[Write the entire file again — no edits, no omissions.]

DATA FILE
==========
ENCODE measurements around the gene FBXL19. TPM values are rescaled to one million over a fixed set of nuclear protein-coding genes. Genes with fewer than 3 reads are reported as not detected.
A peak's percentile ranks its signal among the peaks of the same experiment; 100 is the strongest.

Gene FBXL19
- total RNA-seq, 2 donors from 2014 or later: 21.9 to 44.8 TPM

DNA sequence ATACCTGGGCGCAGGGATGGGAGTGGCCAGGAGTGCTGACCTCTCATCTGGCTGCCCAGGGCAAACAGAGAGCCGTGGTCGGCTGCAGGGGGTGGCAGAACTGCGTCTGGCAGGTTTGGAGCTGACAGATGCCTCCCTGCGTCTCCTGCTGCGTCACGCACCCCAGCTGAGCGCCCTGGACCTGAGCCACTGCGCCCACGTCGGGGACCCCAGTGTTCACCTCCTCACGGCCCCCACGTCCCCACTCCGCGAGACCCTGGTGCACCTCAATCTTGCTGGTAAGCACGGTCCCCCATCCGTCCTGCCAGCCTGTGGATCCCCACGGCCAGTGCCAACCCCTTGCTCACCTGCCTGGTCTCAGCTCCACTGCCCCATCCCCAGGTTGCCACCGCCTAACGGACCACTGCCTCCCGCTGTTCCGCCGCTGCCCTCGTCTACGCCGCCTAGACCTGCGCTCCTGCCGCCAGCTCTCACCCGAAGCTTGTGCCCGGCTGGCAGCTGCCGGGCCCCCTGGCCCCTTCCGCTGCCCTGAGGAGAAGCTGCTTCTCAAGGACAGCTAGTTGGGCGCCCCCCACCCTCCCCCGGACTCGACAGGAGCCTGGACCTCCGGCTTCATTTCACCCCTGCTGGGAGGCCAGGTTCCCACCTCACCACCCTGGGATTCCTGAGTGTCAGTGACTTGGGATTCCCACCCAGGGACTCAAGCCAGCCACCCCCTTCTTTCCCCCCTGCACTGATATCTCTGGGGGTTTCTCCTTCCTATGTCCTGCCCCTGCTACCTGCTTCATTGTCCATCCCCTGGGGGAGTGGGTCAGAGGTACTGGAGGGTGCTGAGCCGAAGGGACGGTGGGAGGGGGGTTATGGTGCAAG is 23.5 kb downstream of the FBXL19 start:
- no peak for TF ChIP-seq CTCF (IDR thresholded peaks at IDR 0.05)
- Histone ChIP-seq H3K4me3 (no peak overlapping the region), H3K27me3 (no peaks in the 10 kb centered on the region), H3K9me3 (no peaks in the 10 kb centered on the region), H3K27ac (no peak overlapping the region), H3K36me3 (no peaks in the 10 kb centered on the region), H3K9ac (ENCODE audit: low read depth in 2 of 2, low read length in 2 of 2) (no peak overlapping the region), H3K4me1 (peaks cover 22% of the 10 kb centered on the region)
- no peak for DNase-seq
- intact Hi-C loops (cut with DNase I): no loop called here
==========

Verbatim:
ENCODE measurements around the gene FBXL19. TPM values are rescaled to one million over a fixed set of nuclear protein-coding genes. Genes with fewer than 3 reads are reported as not detected.
A peak's percentile ranks its signal among the peaks of the same experiment; 100 is the strongest.

Gene FBXL19
- total RNA-seq, 2 donors from 2014 or later: 21.9 to 44.8 TPM

DNA sequence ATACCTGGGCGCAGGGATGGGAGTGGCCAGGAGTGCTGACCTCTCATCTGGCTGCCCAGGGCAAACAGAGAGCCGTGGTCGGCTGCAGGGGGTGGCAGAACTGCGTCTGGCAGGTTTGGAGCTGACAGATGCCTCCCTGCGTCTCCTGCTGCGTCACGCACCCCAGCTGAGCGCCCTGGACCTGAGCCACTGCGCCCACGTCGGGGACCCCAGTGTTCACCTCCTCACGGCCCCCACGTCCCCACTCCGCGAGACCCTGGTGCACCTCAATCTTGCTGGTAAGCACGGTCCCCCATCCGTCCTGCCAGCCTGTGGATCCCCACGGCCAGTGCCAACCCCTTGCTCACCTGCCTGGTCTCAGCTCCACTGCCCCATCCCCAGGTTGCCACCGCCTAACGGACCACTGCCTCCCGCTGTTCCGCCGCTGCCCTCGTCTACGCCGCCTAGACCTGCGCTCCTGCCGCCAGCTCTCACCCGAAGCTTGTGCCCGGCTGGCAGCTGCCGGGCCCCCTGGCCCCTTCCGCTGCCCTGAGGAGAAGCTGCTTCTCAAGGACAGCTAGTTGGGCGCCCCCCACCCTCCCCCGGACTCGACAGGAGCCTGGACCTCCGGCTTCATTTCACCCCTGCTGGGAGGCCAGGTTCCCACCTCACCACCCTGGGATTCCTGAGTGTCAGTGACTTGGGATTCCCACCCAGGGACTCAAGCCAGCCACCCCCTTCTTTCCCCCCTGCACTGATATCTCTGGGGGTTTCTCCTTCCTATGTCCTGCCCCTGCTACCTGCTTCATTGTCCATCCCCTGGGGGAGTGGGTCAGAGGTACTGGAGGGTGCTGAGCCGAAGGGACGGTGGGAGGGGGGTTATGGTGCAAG is 23.5 kb downstream of the FBXL19 start:
- no peak for TF ChIP-seq CTCF (IDR thresholded peaks at IDR 0.05)
- Histone ChIP-seq H3K4me3 (no peak overlapping the region), H3K27me3 (no peaks in the 10 kb centered on the region), H3K9me3 (no peaks in the 10 kb centered on the region), H3K27ac (no peak overlapping the region), H3K36me3 (no peaks in the 10 kb centered on the region), H3K9ac (ENCODE audit: low read depth in 2 of 2, low read length in 2 of 2) (no peak overlapping the region), H3K4me1 (peaks cover 22% of the 10 kb centered on the region)
- no peak for DNase-seq
- intact Hi-C loops (cut with DNase I): no loop called here